Video from this event is now available on the Science for Peace YouTube channel. A direct link appears below. 2013 Eric Fawcett Lecture with Gwynne Dyer
Eric Fawcett Memorial Forum with special guest:
who will speak about
The Decline of War
Friday, November 15th, 2013 7pm JJR Macleod Auditorium (MS 2158) Medical Sciences – University of Toronto 1 King’s College Circle Toronto, ON, M5S 1A8
Tickets: $10 / $5 for students Tickets can be purchased at the door, online via the Buy Now button on this page or via the Science for Peace office (tel: 416-978-3606 / email: email@example.com).
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GWYNNE DYER has worked as a freelance journalist, columnist, broadcaster and lecturer on international affairs for more than 20 years, but he was originally trained as an historian. Born in Newfoundland, he received degrees from Canadian, American and British universities, finishing with a Ph.D. in Military and Middle Eastern History from the University of London. He served in three navies and held academic appointments at the Royal Military Academy Sandhurst and Oxford University before launching his twice-weekly column on international affairs, which is published by over 175 papers in some 45 countries.
His first television series, the 7-part documentary ‘War’, was aired in 45 countries in the mid-80′s. One episode, ‘The Profession of Arms’, was nominated for an Academy Award. His more recent works include the 1994 series ‘The Human Race’, and ‘Protection Force’, a three-part series on peacekeepers in Bosnia, both of which won Gemini awards. His award-winning radio documentaries include ‘The Gorbachev Revolution’, a seven-part series based on Dyer’s experiences in Eastern Europe and the former Soviet Union in 1987-90, and ‘Millenium’, a six-hour series on the emerging global culture.
In Canada, Dyer’s column appears regularly in the Telegram in St. John’s, the Halifax Daily News, the Fredericton Daily Gleaner, Le Soleil in Quebec City, La Presse in Montreal, Le Droit in Ottawa, the Kingston Whig-Standard, NOW in Toronto, the Hamilton Spectator, the Kitchener-Waterloo Record, the Guelph Mercury, the Sudbury Star, the Thunder Bay Chronicle-Journal, the Winnipeg Free Press, Prairie Dog/Planet S in Saskatchewan, Vue in Edmonton, Fast Forward in Calgary, Georgia Straight in Vancouver, Times Colonist in Victoria, and about forty other newspapers.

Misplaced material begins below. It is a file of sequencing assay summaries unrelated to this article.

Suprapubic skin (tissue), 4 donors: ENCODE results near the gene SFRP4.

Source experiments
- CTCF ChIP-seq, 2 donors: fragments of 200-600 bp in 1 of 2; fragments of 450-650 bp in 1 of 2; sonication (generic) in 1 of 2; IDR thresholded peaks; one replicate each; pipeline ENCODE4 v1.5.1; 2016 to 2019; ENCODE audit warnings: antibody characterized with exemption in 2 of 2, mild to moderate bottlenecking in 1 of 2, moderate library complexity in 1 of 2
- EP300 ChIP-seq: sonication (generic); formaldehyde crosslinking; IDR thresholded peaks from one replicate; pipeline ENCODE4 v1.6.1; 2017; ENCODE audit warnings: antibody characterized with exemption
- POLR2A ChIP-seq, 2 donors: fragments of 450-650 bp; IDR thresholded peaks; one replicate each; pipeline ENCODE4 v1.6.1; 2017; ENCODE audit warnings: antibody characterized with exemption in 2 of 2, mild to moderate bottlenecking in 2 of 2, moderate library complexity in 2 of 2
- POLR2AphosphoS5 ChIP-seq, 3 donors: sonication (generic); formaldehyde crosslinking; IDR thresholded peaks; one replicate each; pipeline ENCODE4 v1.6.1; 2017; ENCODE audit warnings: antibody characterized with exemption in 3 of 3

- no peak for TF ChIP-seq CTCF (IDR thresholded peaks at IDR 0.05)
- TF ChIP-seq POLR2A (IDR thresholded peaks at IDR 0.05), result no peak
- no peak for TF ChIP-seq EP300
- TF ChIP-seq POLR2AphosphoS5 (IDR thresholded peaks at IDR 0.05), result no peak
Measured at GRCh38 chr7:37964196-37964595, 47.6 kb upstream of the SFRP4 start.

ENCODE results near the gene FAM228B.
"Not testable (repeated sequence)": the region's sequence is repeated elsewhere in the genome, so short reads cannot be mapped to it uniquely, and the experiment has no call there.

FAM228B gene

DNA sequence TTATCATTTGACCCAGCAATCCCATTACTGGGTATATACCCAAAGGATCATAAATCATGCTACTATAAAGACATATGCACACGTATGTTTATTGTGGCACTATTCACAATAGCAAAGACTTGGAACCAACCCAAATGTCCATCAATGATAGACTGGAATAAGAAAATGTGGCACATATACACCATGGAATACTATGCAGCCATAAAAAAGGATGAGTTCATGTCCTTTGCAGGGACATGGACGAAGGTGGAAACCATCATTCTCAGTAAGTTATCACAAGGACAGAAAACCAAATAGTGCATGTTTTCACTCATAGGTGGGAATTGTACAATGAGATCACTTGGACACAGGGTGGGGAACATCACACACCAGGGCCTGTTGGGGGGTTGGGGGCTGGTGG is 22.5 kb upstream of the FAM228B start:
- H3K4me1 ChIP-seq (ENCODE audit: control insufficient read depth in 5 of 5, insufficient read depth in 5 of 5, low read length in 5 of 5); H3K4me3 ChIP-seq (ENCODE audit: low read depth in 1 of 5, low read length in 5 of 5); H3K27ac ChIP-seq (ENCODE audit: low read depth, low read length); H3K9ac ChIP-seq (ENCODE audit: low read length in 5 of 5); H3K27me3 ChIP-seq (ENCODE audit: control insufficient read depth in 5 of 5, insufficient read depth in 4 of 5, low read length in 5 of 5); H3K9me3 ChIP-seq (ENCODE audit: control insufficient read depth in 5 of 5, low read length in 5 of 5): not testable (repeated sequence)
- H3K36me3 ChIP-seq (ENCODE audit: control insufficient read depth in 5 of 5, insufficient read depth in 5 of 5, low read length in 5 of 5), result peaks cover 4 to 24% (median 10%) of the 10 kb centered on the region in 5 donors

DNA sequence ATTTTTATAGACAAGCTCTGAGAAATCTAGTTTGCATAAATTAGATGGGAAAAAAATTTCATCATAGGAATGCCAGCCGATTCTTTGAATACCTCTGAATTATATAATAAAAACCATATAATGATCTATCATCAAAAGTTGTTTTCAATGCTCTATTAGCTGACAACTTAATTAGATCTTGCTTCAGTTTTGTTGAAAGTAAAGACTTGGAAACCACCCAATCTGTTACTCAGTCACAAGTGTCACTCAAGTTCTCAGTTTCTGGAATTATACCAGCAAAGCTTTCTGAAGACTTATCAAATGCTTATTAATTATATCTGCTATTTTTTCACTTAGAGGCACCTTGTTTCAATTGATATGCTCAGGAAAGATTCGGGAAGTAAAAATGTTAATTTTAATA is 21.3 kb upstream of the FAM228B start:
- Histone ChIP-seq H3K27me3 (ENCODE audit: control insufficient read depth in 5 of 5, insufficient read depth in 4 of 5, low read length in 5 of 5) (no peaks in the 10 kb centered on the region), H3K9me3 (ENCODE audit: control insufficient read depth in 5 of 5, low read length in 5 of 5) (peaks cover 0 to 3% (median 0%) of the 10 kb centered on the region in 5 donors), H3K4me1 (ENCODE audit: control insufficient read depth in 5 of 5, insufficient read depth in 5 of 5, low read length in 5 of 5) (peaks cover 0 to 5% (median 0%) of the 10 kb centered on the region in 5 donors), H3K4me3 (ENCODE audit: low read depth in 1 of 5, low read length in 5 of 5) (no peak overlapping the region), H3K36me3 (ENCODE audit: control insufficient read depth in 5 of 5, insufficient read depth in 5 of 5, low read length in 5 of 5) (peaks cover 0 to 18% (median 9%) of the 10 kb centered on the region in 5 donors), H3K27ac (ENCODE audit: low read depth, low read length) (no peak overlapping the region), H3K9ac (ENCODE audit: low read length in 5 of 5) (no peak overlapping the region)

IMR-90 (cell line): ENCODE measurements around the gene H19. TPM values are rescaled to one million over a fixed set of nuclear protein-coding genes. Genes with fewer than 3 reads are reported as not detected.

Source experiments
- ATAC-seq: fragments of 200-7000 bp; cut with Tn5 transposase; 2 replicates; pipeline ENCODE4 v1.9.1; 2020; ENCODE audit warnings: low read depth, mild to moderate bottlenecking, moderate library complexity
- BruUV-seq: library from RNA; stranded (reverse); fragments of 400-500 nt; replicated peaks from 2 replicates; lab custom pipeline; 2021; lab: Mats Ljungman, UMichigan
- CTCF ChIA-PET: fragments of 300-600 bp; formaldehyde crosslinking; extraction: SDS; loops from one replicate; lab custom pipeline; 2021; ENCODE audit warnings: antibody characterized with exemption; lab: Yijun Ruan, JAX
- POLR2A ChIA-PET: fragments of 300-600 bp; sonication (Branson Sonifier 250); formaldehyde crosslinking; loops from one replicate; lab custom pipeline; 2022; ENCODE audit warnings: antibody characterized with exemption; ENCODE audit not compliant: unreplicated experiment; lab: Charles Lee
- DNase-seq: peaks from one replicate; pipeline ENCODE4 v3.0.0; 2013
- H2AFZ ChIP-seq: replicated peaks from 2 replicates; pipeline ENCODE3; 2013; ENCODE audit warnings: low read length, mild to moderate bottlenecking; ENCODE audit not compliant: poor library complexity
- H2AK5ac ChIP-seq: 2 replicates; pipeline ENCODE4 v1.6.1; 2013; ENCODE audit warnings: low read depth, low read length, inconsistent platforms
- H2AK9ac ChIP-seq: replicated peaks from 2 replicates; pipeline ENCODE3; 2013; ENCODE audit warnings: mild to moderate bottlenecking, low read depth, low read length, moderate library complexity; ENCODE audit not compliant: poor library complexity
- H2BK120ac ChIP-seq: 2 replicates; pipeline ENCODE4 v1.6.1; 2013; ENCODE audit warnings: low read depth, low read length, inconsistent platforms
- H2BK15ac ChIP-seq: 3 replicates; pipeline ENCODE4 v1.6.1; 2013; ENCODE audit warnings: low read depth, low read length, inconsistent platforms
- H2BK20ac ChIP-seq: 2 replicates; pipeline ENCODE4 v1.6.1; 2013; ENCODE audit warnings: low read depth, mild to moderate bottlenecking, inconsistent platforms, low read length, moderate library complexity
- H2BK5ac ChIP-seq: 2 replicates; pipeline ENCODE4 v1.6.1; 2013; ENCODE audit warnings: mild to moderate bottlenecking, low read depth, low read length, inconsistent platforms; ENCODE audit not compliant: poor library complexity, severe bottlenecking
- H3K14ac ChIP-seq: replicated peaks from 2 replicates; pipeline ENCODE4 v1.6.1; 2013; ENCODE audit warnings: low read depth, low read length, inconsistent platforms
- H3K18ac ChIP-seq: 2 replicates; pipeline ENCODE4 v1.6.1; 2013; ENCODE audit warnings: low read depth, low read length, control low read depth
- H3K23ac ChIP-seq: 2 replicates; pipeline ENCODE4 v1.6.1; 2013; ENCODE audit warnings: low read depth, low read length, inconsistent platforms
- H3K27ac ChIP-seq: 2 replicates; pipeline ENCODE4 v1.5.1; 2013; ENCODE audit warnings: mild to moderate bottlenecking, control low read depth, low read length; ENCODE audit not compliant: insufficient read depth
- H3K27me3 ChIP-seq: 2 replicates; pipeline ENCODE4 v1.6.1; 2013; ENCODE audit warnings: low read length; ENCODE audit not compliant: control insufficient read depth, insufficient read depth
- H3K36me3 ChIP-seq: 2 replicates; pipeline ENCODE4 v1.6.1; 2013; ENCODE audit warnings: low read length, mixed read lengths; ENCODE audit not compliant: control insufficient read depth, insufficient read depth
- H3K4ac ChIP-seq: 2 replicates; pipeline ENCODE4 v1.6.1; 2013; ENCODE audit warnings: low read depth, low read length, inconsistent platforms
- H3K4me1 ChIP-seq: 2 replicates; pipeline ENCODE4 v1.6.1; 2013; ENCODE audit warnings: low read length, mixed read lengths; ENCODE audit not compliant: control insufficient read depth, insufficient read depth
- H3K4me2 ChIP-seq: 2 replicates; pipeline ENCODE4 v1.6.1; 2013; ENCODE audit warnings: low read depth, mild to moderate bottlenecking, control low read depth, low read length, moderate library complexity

In the United States, his column appears in the Cincinnati Post, Columbus Dispatch, Dayton Daily News, Hartford Courant, Minneapolis Star-Tribune, Philadelphia Inquirer, Pittsburgh Post-Gazette, Raleigh News & Observer, Sacramento Bee, St. Louis Post-Dispatch, Salt Lake Tribune, San Diego Union-Tribune, Toledo Blade, and about twenty other papers.
Outside North America, papers that use Dyer’s column regularly include the Japan Times, the Korea Times, the Straits Times (Singapore), the South China Morning Post (Hong Kong), the Bangkok Post, the Canberra Times, the New Zealand Herald, The Pioneer (New Delhi), DNA (Bombay, The Telegraph (Calcutta), Dawn (Karachi), 7 Days (Dubai), the Bahrain Tribune, Arab News (Saudi Arabia), the Jordan Times, Egypt Today, the Jerusalem Post, the Turkish Daily News, the Moscow Times, Lidove Noviny (Prague), Monitor (Sofia), Helsingin Sanomat (Finland), Information (Copenhagen), NRC Handelsblad (Rotterdam), De Standaard (Brussels), Zeitpunkt (Switzerland), Internazionale (Rome), Daily Vision (Uganda), The Star (Nairobi), The Citizen (Johannesburg), the Cape Times, the Jamaica Daily Gleaner, the Trinidad Express, the Barbados Advocate and the Buenos Aires Herald.
Dyer’s recent books include “Ignorant Armies: Sliding into War in Iraq” (2003), “Future: Tense” (2005) and “The Mess They Made: The Middle East After Iraq” (2007), all of which were number one or number two on the Globe & Mail’s non-fiction best-seller list.
His book “Climate Wars”, based on his CBC “Ideas” series of the same name, deals with the frightening geopolitical implications of large-scale climate change, and was published in Canada by Random House.
“Crawling from the Wreckage”, traces the world’s halting emergence from the dark tunnel of the past decade, a time marked by exaggerated fears of terrorism, futile and unnecessary wars in the Middle East, neglect of climate change, and financial near-collapse.
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